Building the Traditional Birdhouse
November 12, 2012 09:53 AM Category: Building or Making
Grow all year and let ‘em lay
The frost will kill without decay,
Once fixed up and hung real high
The renter eats that pesky fly
What’s the easiest way to build a birdhouse? Well I say let nature do it...or at least half of it.
Dried gourds have long made for simple and efficient birdhouses. Early native Americans understood that birds like purple martins and bluebirds were useful in keeping numbers of plant-harming insects low, not to mention mosquitoes and gnats. In years past martins were valued on the homestead for keeping hawks away from the family chickens that free-ranged nearby. The bluebird is also well known for its willingness to nest in close proximity to people. It goes without saying that helping beneficial birds to thrive near humans has always been a win-win situation—both for our pleasure, and for the good of our gardens. And hard-shelled gourds (Lagenaria siceraria) have played a big part in that symbiotic relationship. Although many kinds of modern birdhouses are on the market, many people still prefer the rustic allure of the traditional gourd houses.
Growing Your Birdhouse
Gourd seeds may be started indoors a few weeks before the last frost date or planted directly in the soil in spring. Like many other members of the squash family, gourds relish a dark, fertile soil. As the season progresses, vines become aggressive climbers and can look very attractive growing on your garden fence throughout summer months. Once mature, each plant can bear up to a dozen gourds.
The cows tended to leave these green vines alone; I suppose they thought it either looked good or tasted bad
The best plan for harvesting your future birdhouses is to let the gourds dry on the dead vines past frost about this time of the year. Once they are completely brown in color and rattle when shaken, cut them from the vine and store them away in a dry place until you're able to begin your birdhouse construction project.
Hardly any better place for gourd growin’ than a chicken yard fence
Entrance holes for martin houses that are cut round should be from 1 & 3/4 inches up to 2 & 1/4 inches in diameter. Holes for bluebirds, however, should be smaller at 1 & 1/2 inches in diameter. Cut the holes with a sheet-rock saw, keyhole saw, or electric saber saw, then scrape out the dried seeds and membrane real good. Take a 1/4 inch bit and bore a couple of holes in the neck or top of the gourd for hanging. Drill several 1/4 inch holes in the bottom of the gourds to drain stray rain drops that accumulate during windblown rains. Some folks prefer to paint their gourds white in order to make them last longer; probably also makes 'em cooler for the inhabitants during hot summer months.
Raising Your Gourds...The Second Time
Purple martins are social birds choosing to live close to each other in groups. One option for traditional purple martin housing is to hang several gourds from wooden crossbeams nailed at different angles on a central pole. For a natural look, use a straight, peeled locust tree for your pole. Keep gourd clusters at a distance from large trees to provide martins with a free flight path. Position poles so that entrance holes face away from prevailing winds and rains. Another option is to hang a series of nesting gourds about 18 inches to two feet apart from a single rope or wire line. The rope lines or pole housing should be high enough for the gourds to hang no lower than 12 feet off the ground. Hang the gourds from your crossbeams or rope line with nylon string or wire. Take gourds down once each year to clean out old nesting material and prepare for the next season. Replace gourds after two or three years if they begin to get too brittle. In other words, grow some more ever now and then.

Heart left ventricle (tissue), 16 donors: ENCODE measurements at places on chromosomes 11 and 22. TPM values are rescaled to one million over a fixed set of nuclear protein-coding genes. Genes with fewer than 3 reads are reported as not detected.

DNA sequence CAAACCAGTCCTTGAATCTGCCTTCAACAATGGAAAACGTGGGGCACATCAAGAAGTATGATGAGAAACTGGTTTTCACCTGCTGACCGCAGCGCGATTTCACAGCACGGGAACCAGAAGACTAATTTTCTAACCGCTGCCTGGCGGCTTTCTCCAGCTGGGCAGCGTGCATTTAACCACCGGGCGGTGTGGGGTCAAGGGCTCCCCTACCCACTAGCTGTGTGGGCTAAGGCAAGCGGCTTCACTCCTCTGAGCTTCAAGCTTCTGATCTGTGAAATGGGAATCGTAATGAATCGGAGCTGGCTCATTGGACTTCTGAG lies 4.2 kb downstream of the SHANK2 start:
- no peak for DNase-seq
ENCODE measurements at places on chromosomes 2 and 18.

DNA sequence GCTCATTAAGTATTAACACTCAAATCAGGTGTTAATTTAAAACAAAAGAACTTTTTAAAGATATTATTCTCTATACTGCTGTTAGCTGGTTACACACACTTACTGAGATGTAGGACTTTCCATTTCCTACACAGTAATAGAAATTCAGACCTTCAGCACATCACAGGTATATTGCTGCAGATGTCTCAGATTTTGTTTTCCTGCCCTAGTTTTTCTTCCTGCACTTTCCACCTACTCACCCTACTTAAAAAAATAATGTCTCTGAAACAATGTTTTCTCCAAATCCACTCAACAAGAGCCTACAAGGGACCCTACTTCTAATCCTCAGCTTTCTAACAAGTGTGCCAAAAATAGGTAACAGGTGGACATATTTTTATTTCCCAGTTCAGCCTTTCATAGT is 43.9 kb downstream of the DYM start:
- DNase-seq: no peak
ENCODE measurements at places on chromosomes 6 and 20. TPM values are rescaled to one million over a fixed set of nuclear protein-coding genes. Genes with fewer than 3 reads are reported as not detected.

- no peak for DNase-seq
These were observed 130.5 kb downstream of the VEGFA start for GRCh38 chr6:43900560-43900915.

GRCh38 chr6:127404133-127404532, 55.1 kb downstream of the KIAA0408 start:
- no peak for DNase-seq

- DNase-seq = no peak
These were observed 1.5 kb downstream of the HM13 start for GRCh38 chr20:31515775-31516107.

Almost nothing prettier up over your garden than this
Bluebirds, unlike martins, prefer to nest at a distance from other bluebird mated pairs. Single gourds may be hung from tree branches or on fence posts close by your garden, again, facing away from the direction of prevailing winds. Make sure the house is steadied in some way so as not to swing freely as do martin gourds. Bluebirds just can’t take that swinging for some reason. Once bluebirds have established housing as their own, the same breeding couple may raise several hatchlings in one season, often using the same gourd or house for as long as the pair live, provided it remains in good shape. Watch the nest closely so that you can clean out the old nesting material after each set of baby birds strikes out on their own.
These baby bluebirds hate the cradle rocking about as much as the bough breaking.
If small predatory animals pose a problem to birds in your area (or the neighbor’s tomcat), consider lining the bottom of poles or posts that support your birdhouses with smooth sheet metal flashing placed high enough up to inhibit climbing attempts by cats, raccoons, or even snakes that relish the eggs of these beneficial birds. I’ve even had success against cats by wrapping the pole with enough barbwire to make 'em wonder if it was worth the trouble.
Gourds Are For the Birds
Next spring, plant some gourds on that old wooden fence and give beneficial birds in your yard a break the following year. Provide ‘em room and board that adds some rustic style to your garden spot, and they’ll pay back the favor in their own unique way.
If you haven’t seen it, be sure to watch the first episode of the Farm Hand’s Companion video blog.
(This article was written by Pa Mac and first published as “Traditional Gourd Birdhouses - For the Garden, and From the Garden” in the May 2006 issue of Tennessee Gardener Magazine, excerpted here with permission courtesy of State by State Gardening)
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